Published: July 13, 2016
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If you don’t know what Pokémon Go is you’ve been living under a rock for the past week.
In just under 10 days it has become the biggest mobile game in U.S. history, it tops Twitter’s daily users and sees more engagement than Facebook resulting in Nintendo’s stock spiking 25% in one day.
Let me try to explain.
Pokémon is a Nintendo owned franchise which was released on Gameboy’s in the mid-90’s. In the original series, a player controlled “trainer” traveled the virtual world from the comfort of his or her couch collecting various Pokémon – or pocket monsters – with the purpose of training these Pokémon to fight other trainers and claim digital bragging rights. The core mechanic – and tagline – of the game was and still is, “Gotta catch ’em all!”
Pokémon Go is Nintendo’s latest installment, developed by Niantec.
What’s different from other installments is this is Nintendo’s first venture into Augmented Reality. While the core of the game remains the same, “gotta catch ’em all!”, the key change is the fact that players must physically stand up and walk outside to move their player in the virtual world.
The augmented reality aspect of the game means the game blends features of the real world such as an overlay of streets and geographical features (using your GPS signal) with the ability to use the camera on your phone to spot the Pokémon in the wild.
Let’s cut right to why you’re here, how does this make your business more money?
Pokémon Go benefits from 6+ years of Niantec (formerly owned by Google) developing Ingress, the non-Pokémon predecessor to Pokémon Go. In Ingress, like in Pokémon Go users were rewarded for using their mobile devices to navigate the physical world while Ingress tracked their every move.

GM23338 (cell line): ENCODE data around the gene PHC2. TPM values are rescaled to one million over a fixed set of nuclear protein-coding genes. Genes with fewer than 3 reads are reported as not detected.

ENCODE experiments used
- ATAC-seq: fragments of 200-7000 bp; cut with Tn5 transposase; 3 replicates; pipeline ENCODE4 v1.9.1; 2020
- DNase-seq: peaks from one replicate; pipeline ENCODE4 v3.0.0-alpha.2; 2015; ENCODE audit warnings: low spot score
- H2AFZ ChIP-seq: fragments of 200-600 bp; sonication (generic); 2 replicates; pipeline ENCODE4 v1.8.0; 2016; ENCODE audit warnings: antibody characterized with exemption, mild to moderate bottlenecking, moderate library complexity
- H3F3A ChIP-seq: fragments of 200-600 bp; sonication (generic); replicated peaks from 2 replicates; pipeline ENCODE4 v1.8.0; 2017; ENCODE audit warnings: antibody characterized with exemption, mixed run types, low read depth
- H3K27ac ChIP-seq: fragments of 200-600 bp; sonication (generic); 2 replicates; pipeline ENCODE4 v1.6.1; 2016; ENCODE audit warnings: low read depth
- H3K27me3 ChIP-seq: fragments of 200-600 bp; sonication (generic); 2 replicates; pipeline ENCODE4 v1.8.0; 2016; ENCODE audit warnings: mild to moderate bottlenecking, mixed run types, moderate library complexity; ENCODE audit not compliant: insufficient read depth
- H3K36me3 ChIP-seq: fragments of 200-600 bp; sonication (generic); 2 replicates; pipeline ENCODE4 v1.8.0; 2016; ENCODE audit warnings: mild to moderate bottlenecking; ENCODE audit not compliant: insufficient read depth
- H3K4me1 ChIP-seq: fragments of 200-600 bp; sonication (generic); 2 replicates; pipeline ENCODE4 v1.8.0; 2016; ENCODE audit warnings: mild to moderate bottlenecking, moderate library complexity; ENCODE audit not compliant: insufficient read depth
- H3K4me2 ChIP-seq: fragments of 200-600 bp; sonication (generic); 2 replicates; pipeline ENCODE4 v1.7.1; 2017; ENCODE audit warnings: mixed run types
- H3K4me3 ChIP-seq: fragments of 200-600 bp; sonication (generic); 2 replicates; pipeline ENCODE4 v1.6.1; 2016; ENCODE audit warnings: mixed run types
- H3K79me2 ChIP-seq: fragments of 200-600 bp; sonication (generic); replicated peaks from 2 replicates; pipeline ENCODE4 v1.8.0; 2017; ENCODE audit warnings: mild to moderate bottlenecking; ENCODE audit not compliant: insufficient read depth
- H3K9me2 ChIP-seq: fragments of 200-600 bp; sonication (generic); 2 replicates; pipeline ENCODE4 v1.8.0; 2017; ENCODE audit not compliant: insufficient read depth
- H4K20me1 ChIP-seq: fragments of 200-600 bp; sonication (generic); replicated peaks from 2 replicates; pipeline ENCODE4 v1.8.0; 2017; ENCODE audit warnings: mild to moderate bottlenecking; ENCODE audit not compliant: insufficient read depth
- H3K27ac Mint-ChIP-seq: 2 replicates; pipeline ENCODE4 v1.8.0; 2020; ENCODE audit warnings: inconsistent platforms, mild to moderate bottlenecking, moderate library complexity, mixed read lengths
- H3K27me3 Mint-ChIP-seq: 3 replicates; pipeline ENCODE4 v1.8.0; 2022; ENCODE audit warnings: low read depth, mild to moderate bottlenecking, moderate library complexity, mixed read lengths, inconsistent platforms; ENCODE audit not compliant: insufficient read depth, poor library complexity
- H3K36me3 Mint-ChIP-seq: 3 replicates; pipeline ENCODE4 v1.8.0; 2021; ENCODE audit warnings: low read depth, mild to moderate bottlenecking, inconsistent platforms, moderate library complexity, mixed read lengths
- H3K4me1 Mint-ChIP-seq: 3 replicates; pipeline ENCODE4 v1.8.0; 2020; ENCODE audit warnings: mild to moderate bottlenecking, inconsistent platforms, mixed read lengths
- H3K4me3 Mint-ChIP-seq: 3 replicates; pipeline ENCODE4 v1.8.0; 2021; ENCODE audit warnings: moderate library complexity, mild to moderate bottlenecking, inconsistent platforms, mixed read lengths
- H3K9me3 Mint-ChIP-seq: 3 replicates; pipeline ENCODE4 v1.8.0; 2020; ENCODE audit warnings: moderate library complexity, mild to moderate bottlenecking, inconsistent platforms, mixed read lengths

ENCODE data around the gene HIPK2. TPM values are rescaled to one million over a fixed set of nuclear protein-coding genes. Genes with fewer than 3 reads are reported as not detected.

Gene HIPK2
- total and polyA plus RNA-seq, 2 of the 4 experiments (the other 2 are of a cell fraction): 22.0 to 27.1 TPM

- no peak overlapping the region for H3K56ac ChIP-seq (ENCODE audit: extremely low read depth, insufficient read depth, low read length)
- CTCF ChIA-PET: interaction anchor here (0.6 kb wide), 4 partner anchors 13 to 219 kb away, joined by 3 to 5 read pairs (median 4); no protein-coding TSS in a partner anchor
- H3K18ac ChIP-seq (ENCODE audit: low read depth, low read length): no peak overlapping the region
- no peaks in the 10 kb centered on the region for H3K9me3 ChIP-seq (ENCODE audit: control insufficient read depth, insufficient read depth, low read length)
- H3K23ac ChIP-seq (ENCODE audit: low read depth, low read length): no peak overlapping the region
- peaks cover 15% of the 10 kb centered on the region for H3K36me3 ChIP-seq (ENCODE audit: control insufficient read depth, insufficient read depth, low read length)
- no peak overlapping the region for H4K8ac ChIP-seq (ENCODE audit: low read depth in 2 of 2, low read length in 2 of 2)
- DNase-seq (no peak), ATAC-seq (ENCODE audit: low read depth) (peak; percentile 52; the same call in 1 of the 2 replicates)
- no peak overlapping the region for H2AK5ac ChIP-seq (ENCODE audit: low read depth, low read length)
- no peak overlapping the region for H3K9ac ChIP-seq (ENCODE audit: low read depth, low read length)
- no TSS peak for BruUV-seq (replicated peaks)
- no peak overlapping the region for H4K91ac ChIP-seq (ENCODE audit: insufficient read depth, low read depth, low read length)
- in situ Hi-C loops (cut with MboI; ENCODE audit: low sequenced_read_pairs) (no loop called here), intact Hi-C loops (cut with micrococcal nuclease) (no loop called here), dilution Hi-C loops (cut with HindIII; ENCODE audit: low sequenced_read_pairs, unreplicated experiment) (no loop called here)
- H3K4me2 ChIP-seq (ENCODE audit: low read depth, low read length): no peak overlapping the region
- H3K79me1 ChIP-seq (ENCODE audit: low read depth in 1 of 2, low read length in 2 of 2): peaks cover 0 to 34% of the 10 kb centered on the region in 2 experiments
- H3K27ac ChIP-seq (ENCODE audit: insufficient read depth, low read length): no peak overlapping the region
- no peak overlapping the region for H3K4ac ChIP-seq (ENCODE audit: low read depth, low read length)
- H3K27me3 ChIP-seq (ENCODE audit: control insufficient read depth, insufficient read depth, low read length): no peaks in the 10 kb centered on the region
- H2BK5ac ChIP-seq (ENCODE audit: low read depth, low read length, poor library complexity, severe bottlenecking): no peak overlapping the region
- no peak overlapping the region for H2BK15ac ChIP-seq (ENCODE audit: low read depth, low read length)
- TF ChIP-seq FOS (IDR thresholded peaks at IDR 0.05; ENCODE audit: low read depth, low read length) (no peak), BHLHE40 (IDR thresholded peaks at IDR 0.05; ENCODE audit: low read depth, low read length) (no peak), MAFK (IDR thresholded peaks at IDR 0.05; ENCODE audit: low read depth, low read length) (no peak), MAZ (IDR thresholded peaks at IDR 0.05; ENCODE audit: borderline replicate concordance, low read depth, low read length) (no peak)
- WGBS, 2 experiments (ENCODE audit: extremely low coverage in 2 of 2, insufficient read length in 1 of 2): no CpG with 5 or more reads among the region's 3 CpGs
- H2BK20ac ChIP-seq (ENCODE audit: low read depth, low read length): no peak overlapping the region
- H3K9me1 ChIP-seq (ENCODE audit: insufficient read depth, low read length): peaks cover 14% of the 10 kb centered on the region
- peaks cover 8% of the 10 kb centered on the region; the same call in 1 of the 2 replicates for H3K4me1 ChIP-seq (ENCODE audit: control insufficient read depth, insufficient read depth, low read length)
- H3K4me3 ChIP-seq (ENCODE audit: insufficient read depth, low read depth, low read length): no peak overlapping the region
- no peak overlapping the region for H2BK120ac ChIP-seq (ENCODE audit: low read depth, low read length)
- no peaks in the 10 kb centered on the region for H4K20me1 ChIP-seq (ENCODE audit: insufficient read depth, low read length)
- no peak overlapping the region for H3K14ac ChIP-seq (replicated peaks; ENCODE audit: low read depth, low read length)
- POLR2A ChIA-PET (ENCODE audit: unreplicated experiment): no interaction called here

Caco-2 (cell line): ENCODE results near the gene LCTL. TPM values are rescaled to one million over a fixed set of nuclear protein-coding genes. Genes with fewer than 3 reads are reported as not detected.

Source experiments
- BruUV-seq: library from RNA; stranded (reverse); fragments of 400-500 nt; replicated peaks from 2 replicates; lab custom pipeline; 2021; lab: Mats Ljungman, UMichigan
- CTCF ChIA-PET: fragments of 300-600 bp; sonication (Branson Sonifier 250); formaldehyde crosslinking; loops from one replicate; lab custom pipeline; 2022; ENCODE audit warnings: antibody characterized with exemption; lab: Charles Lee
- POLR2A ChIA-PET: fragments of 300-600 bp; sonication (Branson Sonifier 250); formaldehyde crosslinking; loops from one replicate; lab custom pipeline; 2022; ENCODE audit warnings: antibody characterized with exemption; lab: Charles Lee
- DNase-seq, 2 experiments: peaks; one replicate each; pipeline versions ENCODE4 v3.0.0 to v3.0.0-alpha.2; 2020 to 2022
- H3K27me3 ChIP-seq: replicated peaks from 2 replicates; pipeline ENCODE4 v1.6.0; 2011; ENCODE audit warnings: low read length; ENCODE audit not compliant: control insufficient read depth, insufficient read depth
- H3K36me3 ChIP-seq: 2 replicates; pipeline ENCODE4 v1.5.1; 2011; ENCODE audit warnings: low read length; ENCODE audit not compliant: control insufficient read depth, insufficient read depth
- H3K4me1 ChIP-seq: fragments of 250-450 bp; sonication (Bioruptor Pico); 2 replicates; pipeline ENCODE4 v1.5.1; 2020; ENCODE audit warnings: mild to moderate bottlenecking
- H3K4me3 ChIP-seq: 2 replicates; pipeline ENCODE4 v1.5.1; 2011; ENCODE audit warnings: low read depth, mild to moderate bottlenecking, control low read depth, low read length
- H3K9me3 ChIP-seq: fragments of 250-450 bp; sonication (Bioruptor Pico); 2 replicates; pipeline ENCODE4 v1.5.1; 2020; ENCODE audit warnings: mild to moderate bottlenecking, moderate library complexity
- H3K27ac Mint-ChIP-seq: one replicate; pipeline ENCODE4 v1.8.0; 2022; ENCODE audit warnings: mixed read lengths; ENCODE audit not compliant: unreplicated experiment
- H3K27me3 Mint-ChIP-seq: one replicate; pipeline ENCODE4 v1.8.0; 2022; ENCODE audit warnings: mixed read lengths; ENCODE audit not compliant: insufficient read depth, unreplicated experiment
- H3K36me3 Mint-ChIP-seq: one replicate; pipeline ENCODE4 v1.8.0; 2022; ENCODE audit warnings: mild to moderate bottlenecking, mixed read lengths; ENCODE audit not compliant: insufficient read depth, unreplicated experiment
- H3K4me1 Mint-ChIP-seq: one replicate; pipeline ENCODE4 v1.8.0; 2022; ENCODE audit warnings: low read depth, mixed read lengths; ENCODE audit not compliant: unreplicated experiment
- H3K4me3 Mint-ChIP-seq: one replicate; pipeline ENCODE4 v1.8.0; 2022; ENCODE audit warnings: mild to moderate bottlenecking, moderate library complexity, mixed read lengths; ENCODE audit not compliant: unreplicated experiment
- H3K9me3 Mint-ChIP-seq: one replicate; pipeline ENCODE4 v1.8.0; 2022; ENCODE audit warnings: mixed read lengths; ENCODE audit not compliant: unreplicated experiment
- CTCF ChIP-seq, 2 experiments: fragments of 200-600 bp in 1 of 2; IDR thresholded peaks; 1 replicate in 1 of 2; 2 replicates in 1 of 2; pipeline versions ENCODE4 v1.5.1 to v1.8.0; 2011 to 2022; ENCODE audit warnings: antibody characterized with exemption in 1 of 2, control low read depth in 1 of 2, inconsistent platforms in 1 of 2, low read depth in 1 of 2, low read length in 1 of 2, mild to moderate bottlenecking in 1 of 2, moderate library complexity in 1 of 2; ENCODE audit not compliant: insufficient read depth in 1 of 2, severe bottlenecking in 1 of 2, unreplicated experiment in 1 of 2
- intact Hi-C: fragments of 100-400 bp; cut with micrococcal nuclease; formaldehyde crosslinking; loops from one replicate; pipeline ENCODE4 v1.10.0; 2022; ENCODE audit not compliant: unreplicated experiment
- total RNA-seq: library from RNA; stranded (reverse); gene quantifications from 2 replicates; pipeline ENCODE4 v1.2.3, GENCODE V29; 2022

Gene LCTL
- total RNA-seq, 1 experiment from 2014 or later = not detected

While virtually mapping the physical world, Ingress recognized naturally high traffic areas (shopping centers, schools, parks, landmarks, urban areas, etc.) and they became destinations in the game which awarded points to players each time they visited.
When Pokémon Go was launched by Niantec, now owned by Nintendo, Ingress designated landmarks rolled into Pokémon Go and became what are known as PokéStops and Pokémon Gyms.
When visited by players of Pokémon Go, these landmarks reward players with experience points (the equivalent of “getting stronger” in game), they allow players to restock supplies needed to capture more Pokémon, and when at a Gym, Pokémon players can challenge the Pokémon of other local trainers.
These PokéStops and Gyms become highly valued, must-visit destinations for all Pokémon players – the hundreds of millions of them.
And since PokéStops and Gym locations were determined by high traffic areas in Ingress, this meant hundreds of thousands of businesses unknowingly became PokéStops and Pokémon Gym’s overnight.
So, now that we all understand why there are hordes of Pokémon Go players walking PokéStop to PokéStop to restock supplies, we’re going to discuss how to attract these players to your business.
When a Pokémon player is at a PokéStop they have the option to use an in-game item called a ‘lure module’. Lure Module’s last for 30 minutes and work by attracting waves of Pokémon to the PokéStop for players to then capture.